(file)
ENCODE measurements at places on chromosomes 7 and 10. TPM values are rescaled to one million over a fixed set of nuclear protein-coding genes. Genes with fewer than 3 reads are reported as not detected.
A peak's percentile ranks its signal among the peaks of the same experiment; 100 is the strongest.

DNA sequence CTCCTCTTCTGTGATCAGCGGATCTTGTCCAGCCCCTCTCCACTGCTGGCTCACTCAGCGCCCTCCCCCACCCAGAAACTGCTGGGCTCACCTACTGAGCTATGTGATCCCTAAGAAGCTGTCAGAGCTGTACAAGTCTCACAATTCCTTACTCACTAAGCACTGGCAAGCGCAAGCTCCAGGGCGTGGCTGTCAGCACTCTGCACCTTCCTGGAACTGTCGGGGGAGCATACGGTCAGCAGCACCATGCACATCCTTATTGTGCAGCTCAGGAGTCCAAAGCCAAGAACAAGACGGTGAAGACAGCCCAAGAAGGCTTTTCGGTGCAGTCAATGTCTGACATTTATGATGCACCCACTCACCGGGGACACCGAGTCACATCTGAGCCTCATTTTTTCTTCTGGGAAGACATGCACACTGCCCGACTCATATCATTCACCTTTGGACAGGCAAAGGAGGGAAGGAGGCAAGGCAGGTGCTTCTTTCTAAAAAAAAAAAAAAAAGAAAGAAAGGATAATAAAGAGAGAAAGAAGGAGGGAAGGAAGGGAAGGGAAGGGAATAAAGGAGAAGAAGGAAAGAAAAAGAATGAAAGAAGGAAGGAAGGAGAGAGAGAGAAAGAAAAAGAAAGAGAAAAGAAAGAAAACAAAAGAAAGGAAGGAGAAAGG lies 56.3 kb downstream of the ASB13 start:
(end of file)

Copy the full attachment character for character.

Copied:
ENCODE measurements at places on chromosomes 7 and 10. TPM values are rescaled to one million over a fixed set of nuclear protein-coding genes. Genes with fewer than 3 reads are reported as not detected.
A peak's percentile ranks its signal among the peaks of the same experiment; 100 is the strongest.

DNA sequence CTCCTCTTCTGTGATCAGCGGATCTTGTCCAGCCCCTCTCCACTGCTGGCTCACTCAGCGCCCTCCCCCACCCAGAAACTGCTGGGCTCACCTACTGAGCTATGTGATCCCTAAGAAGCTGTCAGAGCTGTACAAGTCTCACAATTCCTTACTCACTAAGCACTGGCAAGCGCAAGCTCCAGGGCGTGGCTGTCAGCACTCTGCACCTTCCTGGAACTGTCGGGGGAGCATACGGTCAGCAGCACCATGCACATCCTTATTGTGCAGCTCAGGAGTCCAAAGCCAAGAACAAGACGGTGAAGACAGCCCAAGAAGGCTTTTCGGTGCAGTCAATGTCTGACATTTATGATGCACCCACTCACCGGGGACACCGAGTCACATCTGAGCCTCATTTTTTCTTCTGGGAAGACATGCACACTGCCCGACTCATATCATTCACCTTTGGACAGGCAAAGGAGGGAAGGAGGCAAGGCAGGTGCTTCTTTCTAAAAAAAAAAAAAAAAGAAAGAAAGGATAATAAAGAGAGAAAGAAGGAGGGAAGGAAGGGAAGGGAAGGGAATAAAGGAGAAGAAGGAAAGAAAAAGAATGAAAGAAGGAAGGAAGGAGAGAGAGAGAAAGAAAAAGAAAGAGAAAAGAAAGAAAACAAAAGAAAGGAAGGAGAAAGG lies 56.3 kb downstream of the ASB13 start: